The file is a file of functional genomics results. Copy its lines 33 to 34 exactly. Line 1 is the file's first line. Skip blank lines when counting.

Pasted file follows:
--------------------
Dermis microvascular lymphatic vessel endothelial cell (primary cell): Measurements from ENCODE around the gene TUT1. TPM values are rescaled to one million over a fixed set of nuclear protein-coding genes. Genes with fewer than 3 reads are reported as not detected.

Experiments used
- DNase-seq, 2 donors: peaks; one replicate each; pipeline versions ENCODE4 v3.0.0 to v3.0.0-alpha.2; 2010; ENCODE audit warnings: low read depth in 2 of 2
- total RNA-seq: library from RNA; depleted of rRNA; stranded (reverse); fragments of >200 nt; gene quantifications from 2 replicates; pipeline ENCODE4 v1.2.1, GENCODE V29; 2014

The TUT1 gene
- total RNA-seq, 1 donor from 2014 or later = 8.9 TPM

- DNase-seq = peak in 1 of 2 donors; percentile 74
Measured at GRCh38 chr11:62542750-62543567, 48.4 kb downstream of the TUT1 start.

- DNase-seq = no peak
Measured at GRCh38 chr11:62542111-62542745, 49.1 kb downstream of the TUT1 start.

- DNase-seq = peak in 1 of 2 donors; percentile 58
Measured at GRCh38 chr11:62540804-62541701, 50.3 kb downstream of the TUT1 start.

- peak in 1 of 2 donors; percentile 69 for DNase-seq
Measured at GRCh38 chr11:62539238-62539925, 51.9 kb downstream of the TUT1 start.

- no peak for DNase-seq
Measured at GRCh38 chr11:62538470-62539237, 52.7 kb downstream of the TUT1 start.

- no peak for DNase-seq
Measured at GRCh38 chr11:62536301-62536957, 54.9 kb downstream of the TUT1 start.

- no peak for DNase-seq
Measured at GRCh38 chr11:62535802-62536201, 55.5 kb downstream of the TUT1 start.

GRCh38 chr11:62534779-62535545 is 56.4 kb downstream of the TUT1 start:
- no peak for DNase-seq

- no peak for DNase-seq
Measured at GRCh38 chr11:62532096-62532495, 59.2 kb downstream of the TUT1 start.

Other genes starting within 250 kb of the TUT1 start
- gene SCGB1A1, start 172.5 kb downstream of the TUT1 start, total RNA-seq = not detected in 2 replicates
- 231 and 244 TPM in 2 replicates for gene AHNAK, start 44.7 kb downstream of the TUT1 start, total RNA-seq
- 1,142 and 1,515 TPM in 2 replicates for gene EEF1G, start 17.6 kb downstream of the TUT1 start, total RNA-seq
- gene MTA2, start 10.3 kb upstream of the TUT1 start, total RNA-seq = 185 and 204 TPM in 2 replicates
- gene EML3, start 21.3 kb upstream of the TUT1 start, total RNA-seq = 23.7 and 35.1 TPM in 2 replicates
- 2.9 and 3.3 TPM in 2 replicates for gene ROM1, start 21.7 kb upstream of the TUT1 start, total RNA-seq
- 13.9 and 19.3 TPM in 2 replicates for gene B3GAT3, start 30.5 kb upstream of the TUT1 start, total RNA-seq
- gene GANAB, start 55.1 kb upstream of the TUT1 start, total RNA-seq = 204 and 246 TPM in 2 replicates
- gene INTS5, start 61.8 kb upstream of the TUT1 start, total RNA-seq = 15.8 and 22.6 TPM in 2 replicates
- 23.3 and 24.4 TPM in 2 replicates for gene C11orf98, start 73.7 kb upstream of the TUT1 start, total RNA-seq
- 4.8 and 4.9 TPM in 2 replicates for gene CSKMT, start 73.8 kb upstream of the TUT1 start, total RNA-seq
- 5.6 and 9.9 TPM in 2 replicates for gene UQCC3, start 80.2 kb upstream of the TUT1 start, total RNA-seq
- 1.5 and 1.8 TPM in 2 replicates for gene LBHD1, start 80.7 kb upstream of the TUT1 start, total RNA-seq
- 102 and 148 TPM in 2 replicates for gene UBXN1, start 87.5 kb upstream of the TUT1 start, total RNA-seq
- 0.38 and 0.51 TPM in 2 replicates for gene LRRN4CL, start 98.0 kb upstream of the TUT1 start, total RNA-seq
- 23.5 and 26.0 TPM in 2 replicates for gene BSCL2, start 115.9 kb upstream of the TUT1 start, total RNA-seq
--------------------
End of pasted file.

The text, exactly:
- gene GANAB, start 55.1 kb upstream of the TUT1 start, total RNA-seq = 204 and 246 TPM in 2 replicates
- gene INTS5, start 61.8 kb upstream of the TUT1 start, total RNA-seq = 15.8 and 22.6 TPM in 2 replicates